How to Avoid Breach of Contract: ABA Business Law Section Releases Standstill/Tolling Agreement
The coronavirus pandemic has no doubt caused many businesses – particularly smaller and mid-sized businesses, and those in industries more negatively affected – to take unprecedented action just to survive. For many businesses, a nationwide lockdown has caused them to revisit all of their contracts to determine how the pandemic will impact their business agreements, and what happens if they aren’t able to perform as agreed.
Strategies have included cash conservation (to the extent businesses have cash on hand) or defaulting on performance, payment or collection obligations under existing contracts. In response to the measures being taken, it is likely that legal action will follow in the form of collection actions or other lawsuits and bankruptcies; even where payment obligations are secured, it is unlikely that exercising those rights would give meaningful recourse to a secured party in this environment.
In response to these issues as they arise in this particular environment, a standstill agreement might be an appropriate solution. Using a standstill agreement provides a temporary workout between parties can help avoid defaults under contracts and the ensuing consequences, all while preserving existing business relationships, so as to avoid these potentially fatal pitfalls.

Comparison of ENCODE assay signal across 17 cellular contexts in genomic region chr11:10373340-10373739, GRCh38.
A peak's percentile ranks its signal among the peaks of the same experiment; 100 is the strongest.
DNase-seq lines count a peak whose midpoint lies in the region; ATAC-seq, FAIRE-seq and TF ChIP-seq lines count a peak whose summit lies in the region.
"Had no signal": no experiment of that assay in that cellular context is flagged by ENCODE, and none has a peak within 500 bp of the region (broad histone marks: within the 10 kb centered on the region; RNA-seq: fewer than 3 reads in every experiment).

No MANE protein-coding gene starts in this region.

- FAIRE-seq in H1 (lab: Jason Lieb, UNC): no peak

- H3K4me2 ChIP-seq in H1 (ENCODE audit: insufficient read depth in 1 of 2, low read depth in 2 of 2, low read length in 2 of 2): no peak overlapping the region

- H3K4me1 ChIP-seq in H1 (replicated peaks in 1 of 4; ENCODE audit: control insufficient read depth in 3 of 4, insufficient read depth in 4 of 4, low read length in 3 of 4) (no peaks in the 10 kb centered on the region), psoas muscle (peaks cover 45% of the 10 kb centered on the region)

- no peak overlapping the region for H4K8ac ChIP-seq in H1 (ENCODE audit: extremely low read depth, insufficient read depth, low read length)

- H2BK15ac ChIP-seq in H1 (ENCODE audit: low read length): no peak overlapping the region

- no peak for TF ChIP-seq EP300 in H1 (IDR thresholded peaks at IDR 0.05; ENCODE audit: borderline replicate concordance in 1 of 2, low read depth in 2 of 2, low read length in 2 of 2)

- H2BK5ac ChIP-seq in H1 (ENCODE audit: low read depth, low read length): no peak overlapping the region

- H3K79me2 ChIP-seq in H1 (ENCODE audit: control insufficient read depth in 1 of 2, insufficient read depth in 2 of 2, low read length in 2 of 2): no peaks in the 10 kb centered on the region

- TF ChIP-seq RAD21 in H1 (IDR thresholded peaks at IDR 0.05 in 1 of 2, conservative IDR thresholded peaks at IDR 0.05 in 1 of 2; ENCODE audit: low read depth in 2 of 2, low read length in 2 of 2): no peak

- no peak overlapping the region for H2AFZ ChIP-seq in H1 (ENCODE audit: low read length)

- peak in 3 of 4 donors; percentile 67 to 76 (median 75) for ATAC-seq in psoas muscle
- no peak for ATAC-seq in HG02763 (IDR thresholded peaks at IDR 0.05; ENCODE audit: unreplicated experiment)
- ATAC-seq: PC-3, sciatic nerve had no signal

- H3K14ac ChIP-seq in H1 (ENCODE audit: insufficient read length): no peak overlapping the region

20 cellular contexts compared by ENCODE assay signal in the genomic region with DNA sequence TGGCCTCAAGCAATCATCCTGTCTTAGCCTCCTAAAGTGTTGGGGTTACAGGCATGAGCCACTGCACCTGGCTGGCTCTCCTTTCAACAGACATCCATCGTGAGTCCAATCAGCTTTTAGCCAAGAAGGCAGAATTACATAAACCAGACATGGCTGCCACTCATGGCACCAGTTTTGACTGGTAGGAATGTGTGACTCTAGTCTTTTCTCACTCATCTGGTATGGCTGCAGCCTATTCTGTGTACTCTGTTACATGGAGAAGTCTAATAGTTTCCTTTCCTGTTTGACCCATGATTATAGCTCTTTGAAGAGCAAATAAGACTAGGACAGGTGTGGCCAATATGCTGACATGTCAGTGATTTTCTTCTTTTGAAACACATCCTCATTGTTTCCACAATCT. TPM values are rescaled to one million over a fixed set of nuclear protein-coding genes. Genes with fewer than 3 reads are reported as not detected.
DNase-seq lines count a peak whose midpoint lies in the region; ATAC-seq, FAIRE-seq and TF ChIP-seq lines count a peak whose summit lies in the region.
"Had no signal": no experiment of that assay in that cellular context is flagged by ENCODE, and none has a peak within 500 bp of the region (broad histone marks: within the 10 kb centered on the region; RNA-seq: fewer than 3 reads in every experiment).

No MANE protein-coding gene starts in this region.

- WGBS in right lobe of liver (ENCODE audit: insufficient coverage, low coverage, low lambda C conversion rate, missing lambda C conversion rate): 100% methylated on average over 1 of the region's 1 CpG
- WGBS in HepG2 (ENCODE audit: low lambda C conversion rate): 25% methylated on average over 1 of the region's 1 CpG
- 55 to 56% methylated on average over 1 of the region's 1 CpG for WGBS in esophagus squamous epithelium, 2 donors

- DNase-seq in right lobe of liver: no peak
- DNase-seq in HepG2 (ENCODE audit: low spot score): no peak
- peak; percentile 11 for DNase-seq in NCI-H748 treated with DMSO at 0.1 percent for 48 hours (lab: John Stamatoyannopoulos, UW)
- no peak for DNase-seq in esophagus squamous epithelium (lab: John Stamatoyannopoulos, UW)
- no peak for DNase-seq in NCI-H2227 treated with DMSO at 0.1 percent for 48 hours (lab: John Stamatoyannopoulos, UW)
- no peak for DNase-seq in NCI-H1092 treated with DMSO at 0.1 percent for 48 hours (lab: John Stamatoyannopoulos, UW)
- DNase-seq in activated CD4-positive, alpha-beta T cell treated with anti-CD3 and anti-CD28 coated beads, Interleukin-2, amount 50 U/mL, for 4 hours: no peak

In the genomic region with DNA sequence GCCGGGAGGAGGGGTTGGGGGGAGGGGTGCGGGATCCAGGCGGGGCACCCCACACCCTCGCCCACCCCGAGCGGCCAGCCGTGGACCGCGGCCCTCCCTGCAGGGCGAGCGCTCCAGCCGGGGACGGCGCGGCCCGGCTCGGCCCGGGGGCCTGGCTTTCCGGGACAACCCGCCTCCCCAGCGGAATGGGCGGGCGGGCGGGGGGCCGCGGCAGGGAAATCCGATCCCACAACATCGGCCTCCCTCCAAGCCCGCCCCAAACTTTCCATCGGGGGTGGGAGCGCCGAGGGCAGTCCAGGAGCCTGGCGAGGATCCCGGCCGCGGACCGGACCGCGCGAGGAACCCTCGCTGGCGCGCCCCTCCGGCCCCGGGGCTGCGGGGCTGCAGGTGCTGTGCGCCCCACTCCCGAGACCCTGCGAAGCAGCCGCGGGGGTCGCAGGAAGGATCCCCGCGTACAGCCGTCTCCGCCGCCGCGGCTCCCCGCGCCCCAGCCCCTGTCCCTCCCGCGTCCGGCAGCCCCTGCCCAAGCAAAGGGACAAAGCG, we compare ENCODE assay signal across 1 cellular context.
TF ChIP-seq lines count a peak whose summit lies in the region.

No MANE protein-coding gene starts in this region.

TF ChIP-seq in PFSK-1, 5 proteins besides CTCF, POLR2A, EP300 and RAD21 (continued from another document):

To address this need specifically, the Business Law Section of the American Bar Association recently released a form of standstill and tolling agreement (annotated and without annotations) to help businesses under contract by placing a legal “freeze” on certain of the obligations of the parties until the economy stabilizes. The agreement contemplates a period during which parties agree which obligations may continue and which will be paused without the other party seeking certain remedies, and proposes remedies in the event of breach by the contracting parties.
There are risks involved in opening up negotiations on a standstill arrangement, and any such agreement must also be carefully drafted and documented so that it is enforceable. While the ABA’s form of standstill agreement is not intended as a substitute for legal advice, and should be properly tailored to the facts and circumstances of each discrete contractual relationship, a standstill/tolling agreement offers a practical commercial tool to support parties in crafting solutions before breaches of contract arise, even in the face of current uncertainties, and provides greater certainty once the effects of the pandemic have lifted.
If you would like further information about whether a standstill or tolling agreement may be helpful or appropriate for your business, please contact the lawyer at Sullivan & Worcester LLP with whom you regularly consult, or the lawyers listed above.
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